24 terms

2.1- Social Comparison

STUDY
PLAY
What does Festinger's Social Comparison Theory say?
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Criticism?
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-We all want an accurate assessment of who we are.
-We will usually use an object standard to make such assessment, but it's not always available
+Lacking an objective standard, we look to others
+The need for a comparison is higher under times of uncertainty or threat.
-We don't just comparisons when we are lacking objective information, we make them all of the time.
Under Festinger's Social Comparison Theory, when is the need for a comparison the highest?
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-Under times of uncertainty or threat
Who can we use as comparison targets?
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-Similar others
-Downward targets
+Someone doing worse off
-Upward target
+Someone doing better
-Supercoper
+A very well off upward target often portrayed in the media
Effects of a downward target comparison
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-Can help to make a person feel better
ex: Thinking that you're doing better and coping well
-Can also make a person feel worse
ex: Feeling bad for them and possibly guilt that you are doing better
Effects of an upward target comparison
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-Can help to make a person feel good/better
ex: Thinking they can do it, so can I
-Can also make a person feel worse
ex: Feeling like you are doing so much worse off and not coping as well
Why do we compare?
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-Self-evaluation
-Self-esteem
-Information
-Inspiration
In the primary appraisal stage, what comparison would be helpful to make?
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What does this do/provide?
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-Upward comparison
-Provides information that can help with problem focused coping or emotion focused coping efforts
During situations that decrease one's sense of well being, what comparison would be helpful to make?
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What does this do/provide?
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-Downward comparison
-Help's a person self-enhance and feel better about their situation
In the Wood, Taylor, and Lichtman article, what does the supercoper perspective say?
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-Personal contact with comparison others is often unavailable to patients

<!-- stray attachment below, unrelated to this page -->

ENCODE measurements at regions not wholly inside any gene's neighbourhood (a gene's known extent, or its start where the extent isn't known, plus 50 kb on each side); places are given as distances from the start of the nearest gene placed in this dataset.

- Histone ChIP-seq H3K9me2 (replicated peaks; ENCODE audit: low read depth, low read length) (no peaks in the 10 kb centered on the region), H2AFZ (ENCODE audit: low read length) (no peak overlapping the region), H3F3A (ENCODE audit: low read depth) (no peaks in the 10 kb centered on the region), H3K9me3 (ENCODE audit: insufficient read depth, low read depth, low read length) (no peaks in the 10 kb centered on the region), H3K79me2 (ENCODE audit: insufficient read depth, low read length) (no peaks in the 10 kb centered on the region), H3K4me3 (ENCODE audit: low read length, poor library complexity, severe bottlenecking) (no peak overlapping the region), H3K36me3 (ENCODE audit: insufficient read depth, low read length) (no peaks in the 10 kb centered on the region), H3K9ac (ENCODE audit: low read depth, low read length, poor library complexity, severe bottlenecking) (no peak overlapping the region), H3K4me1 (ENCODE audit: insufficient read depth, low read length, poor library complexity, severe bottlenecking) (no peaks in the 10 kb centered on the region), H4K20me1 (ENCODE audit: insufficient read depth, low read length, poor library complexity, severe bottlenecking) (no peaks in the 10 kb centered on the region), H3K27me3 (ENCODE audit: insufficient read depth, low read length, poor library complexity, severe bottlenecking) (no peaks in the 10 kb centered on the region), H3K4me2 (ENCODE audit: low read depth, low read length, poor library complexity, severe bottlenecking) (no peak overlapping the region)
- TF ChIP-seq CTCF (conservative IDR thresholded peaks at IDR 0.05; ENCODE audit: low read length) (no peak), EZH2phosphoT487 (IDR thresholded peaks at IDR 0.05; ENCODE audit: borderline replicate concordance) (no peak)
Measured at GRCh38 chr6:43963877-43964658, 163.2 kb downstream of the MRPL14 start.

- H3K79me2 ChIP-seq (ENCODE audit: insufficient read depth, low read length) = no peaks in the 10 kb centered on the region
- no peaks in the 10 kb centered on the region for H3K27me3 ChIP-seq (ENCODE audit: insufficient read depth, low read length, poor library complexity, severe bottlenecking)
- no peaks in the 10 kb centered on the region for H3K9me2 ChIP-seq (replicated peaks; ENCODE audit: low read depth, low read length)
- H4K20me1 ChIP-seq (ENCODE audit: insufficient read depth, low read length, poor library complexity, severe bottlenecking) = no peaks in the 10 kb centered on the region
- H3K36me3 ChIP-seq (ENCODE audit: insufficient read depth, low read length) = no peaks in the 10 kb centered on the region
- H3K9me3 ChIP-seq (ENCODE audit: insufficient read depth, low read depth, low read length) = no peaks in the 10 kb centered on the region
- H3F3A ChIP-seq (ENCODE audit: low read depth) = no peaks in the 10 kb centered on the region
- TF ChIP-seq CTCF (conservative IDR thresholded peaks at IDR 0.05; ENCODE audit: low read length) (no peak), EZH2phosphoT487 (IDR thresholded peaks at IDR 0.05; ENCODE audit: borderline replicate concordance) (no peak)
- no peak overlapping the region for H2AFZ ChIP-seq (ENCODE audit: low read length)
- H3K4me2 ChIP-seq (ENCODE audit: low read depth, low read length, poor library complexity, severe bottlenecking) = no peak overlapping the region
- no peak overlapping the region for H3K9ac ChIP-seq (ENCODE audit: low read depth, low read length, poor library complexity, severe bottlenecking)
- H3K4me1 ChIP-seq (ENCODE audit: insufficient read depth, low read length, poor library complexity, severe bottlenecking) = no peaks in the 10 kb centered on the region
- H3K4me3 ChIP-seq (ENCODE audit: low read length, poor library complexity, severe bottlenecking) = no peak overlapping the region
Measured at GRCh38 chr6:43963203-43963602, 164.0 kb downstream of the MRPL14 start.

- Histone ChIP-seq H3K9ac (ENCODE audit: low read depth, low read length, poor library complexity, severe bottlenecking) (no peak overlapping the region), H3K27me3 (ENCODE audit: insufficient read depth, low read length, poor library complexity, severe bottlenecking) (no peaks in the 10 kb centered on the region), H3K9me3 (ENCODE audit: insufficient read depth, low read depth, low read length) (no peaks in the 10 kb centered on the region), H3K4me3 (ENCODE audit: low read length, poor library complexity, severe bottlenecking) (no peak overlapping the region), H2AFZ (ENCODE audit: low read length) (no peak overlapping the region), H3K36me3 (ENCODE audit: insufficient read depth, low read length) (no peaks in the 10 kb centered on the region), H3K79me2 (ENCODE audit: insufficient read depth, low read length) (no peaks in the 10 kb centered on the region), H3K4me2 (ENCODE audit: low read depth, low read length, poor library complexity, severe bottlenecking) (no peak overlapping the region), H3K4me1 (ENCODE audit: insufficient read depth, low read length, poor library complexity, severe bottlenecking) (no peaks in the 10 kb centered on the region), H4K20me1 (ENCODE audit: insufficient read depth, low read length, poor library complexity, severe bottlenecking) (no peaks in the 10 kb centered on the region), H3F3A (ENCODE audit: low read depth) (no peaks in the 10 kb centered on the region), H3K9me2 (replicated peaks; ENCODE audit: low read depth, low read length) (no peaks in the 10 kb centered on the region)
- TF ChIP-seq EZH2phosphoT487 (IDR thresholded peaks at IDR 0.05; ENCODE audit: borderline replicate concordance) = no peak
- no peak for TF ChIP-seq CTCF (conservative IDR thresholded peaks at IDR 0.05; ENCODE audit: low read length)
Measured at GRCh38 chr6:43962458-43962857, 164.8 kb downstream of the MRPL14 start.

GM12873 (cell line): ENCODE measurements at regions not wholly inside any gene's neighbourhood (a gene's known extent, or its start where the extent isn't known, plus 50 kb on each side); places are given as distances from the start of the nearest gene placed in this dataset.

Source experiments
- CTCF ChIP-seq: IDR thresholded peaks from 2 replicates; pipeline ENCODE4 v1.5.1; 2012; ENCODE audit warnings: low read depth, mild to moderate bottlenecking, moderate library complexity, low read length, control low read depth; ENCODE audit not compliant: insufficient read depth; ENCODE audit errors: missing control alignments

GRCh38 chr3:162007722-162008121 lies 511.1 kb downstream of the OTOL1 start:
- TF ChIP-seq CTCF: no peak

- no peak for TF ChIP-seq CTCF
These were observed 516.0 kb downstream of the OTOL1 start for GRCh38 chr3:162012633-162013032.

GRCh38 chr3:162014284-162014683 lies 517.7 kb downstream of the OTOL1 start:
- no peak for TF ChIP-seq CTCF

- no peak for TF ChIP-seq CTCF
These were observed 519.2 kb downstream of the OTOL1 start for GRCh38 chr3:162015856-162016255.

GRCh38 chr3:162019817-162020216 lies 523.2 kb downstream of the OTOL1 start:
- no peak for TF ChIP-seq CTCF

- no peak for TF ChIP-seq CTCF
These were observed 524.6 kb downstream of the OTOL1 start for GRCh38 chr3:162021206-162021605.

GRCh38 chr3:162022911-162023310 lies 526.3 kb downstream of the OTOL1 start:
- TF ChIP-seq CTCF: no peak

-Contact with media supercopers may make patients feel inadequate
In the Wood, Taylor, and Lichtman article, what does the similarity perspective say?
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Why?
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Argument:
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-Patients select comparison targets who are similar to themselves
-Because those comparisons should be the most informative
-Dimension specific or related attributes?
Dimension specific vs. related attribute
-Dimension specific =
ex:
-Related attributes =
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-Dimension specific = comparing yourself with others who are adjusting similarly
ex: comparing your swimming with someone who has a similar time
-Related attributes = comparing yourself to someone who has similar attributes related to the dimension under evaluation
ex: comparing yourself to someone with a similar time given their age, experience, and recent practice (all attributes related to swimming)
In the Wood, Taylor, and Lichtman article, what does the upward comparison perspective say?
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-It is predictive of comparisons to relatively advantaged or superior individuals
What is a person making a downward social comparison doing?
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-Hypothetical worse worlds
+Imagining someone/something that is worse off
+Creating a downward social comparison to make yourself feel better
ex: Awww, this sucks but it could have been worse!
-Manufacturing normative standard
+Thinking that you're better off than the average person
ex: Yeah, I'm doing better than average
-Selectively focusing on dimensions that make one appear advantaged
+Even thought someone might be doing better in one area, you criticize them about other things
ex: Yeah that person is doing well but they aren't married like I am
-Constructing benefits
+Finding the positives of a situation
ex: I am a stronger person now
In the Wood, Taylor, and Lichtman article, what does the downward comparison perspective say?